High-functioning individuals—those with Asperger’s syndrome, for instance—may do fine with minimal supervision, while those on the other end of the spectrum may need skilled staff on premises 24-7. It’s not just a matter of finding a space, then, but of finding the right space. With the state trying to phase out large-scale residential facilities in favor of group housing in the community—a state task force has recommended closing two of seven large-scale centers for the developmentally disabled—the right space may not even exist.
Making sure their adult children have a clean, safe, comfortable place to live is a major priority for most families with kids on the spectrum, but how those children will spend their days is equally important. Nakeishia Knox says of her son Philip, “It’s heart wrenching to think that you, as a parent, get to go to work, and you leave your child home to watch television all day because there’s nothing else for him to do.” What she wants for Philip is pretty much what most parents envision for their kids. “I want something suitable that he can do that’s also a challenge, something that can take him to the next level,” she says. “Not just a job, but something that will stimulate that growth, that desire to want to do better, to do more.”
A study funded in part by Autism Speaks in 2014 found that autistic adults who have jobs that encourage greater independence showed significant improvement in autism behaviors and daily living skills.
Finding such jobs is not easy. A 2012 study in the journal Pediatrics found that, seven years after graduating from high school, one in three young adults on the spectrum had no college or vocational education or paid job experience.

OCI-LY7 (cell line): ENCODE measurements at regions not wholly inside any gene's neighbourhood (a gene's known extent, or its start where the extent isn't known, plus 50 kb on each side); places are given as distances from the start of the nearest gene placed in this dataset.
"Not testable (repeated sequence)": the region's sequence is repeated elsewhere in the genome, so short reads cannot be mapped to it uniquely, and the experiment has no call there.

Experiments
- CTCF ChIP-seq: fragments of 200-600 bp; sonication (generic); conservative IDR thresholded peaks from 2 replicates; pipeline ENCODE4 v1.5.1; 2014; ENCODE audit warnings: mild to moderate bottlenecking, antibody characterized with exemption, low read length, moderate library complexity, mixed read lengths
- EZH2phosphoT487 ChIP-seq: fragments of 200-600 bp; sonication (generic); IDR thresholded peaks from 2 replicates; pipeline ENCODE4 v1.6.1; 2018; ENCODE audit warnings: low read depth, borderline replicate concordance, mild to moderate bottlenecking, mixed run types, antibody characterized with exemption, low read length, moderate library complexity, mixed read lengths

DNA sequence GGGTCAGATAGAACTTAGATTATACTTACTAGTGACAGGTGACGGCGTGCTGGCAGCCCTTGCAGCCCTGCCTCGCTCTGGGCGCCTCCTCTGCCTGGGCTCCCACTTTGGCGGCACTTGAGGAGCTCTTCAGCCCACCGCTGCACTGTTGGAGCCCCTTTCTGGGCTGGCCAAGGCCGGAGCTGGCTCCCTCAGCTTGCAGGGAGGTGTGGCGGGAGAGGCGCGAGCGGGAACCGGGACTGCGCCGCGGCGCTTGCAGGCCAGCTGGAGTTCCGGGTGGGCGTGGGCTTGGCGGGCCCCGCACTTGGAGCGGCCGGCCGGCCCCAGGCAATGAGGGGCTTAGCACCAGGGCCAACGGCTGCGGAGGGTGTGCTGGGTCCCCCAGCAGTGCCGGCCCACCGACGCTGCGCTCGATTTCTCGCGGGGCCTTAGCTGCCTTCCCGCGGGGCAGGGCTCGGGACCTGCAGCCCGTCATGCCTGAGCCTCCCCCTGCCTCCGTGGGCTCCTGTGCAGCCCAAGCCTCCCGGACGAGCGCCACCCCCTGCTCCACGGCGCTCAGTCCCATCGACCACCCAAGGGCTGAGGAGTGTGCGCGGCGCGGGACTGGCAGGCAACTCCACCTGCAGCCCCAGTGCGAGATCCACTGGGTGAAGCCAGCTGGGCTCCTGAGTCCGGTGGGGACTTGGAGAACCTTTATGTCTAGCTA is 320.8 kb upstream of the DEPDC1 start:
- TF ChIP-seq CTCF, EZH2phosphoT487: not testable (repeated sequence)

Data for that study was gathered before the recent recession, which likely further decreased job opportunities for the disabled. The study also found that autistic young adults had fewer employment prospects than individuals with other disabilities, including those who were mentally disabled but not autistic (most likely because autism often goes hand in hand with other behavioral issues). While New Jersey can provide placement services for people with autism, it can’t do much for them if the jobs don’t exist.
Clair Rohrer, executive director of Bancroft, a Haddonfield nonprofit that has provided day and residential services for the developmentally disabled and brain injured since 1883, is all too familiar with the problem. Open slots for adults at Bancroft don’t remain open for long. “We have a lot more people in need of services than we can serve,” says Rohrer. “We’re constantly opening and growing and expanding, but not quickly enough.”
Developing new state-supported services depends on the state budget, which is highly stressed and can vary from year to year. “That’s a scary notion when you’re looking at so many people relying on those services,” says attorney Maria McGinley.
Still, the pressing need for services has sparked some innovative programs that could serve as models. Tucked amid the trees off Highway 35 in Middletown, the seven-year-old nonprofit Oasis TLC (for Therapeutic Learning Centers) indeed lives up to its first name. The gleaming white 18th-century farmhouse welcomes visitors with its pastoral sights and sounds. Behind chicken wire, hens scratch and cluck. A couple of baby goats amble to the edge of their pen to check out a visitor. A tall young man in rubber boots brings plastic bottles filled with fresh water into the pen. The animals gather around him. Before leaving the program in mid-September, Ian Mulligan, the tall man attracting the goats’ attention, was one of 14 autistic young adults—including day workers and residents—who work the farm and, in the process, learn marketable skills.